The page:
In a study to be released soon, it has been found that women makes up less than 10% of board members in listed companies across Africa. It is not often that African women tops a list of those selected for corporate governance, and the fact that the region is a laggard in boardroom gender diversity is a concern. However, corporate boardrooms across the continent are changing fast and gender diversity in the boardroom is increasingly seen as strength and helps generate new ideas and new ways of doing business. African Women have always played a key role in continent’s economies especially in agriculture industry but their presence at the highest levels of the corporate has been limited and curtailed by their male chauvinists. A Gender Diversity Report in 2012 found that African countries have one of the fastest growing percentage of women represented in corporate boardrooms in the world but still remains under 10% and lags behind developed markets such as the North America, Europe and Australia and this demands more to be done to empower women in business leadership. Social norms and attitudes also need to change to accept women having a role outside the home. Given the fact that women make up more that half the continent population and half the workforce, it is sad and unfortunate that Africa does not tap this huge talent pool.
Gender diversity in boardrooms is now being used as one of the indicators of good corporate governance, with couple of academic studies showing that companies with gender-diverse boards tend to be more profitable and score better on monitoring and board meeting attendance. Although women in Africa have come a long way in the workforce, there’s still room for improvement and balanced inclusion. A 2010 separate study conducted in Zambia, Ghana, Angola, South Africa, Nigeria and Kenya, it was found that having greater diversity in corporate boardrooms is socially desirable and makes good economic and business sense. In African corporate sectors, diversity has led to greater corporate governance and transparency. It was also cited as an ingredient in corporations that make better business decisions. Despite the progress made by women in corporate Africa, they still face considerable hurdles and chauvinists have no helped the matters either. In fact, at the turn of 21st century more than half of all African countries listed companies did not have a single female on either the board of directors but the situation has improved since though not to desired levels. In my opinion, more can be done to empower women professionals, as well as introducing measures in the work place that allow women greater flexibility. With advanced technology, women can work from home and thus do not have to give up their careers to raise their families.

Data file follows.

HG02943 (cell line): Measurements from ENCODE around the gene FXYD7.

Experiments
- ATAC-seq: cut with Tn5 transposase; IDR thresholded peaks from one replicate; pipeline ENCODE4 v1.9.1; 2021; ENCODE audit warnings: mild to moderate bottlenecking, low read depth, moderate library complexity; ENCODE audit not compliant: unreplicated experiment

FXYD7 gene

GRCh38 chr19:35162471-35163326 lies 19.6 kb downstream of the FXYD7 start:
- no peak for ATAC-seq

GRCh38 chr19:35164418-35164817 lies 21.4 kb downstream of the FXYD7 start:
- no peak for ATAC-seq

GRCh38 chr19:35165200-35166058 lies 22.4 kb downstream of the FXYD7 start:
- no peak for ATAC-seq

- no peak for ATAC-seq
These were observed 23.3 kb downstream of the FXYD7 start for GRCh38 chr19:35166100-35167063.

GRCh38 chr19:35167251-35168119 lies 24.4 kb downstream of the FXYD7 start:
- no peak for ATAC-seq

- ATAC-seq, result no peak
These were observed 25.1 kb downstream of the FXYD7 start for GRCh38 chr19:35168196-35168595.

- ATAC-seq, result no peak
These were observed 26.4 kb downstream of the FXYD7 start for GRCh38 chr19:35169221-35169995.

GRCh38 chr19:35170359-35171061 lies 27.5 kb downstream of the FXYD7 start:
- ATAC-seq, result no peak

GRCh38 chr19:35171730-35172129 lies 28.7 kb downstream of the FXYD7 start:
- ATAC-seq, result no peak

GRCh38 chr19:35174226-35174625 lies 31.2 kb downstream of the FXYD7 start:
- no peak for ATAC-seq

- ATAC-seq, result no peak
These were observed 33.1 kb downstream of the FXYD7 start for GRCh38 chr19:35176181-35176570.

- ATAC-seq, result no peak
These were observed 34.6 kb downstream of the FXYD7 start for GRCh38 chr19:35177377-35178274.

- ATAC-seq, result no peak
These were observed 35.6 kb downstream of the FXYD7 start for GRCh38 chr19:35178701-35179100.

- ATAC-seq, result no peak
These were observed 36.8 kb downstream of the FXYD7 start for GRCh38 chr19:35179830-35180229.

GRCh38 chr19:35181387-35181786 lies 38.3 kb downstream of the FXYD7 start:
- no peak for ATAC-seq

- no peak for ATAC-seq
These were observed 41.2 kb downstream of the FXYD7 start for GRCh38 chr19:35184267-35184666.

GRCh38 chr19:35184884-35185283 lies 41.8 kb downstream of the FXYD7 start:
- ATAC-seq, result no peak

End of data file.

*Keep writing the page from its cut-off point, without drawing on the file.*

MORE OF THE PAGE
Realizing that low female representation in the boardroom is not manageable, African countries have been issuing regulations and laws targeted at increasing boardroom gender diversity. Some countries like Kenya have set mandatory quotas for listed companies and others requires boards to have no more than half representation of either sex with others setting voluntary targets for female participation on boards. In Australia, companies are requires individual listed firms to disclose measurable gender diversity targets and report on progress towards these targets. Encouragingly, countries like Uganda, Zambia and Tanzania have also issued formal regulations and targets, and while in North Africa before Arab spring some countries like Egypt were considering implementing gender diversity disclosure requirements for each company. African countries that have adopted quotas or other formal measures are witnessing an increase in female participation on boards with Kenya being a classic example. While gender balance in boards across Africa is still a long way off, the continent is heading in the right direction and its time for golden skirts to take over board position.
Congratulation to Seattle Seahawks for winning Super Bowl XLVIII, after humiliating badly misfiring Denver Broncos 43-8.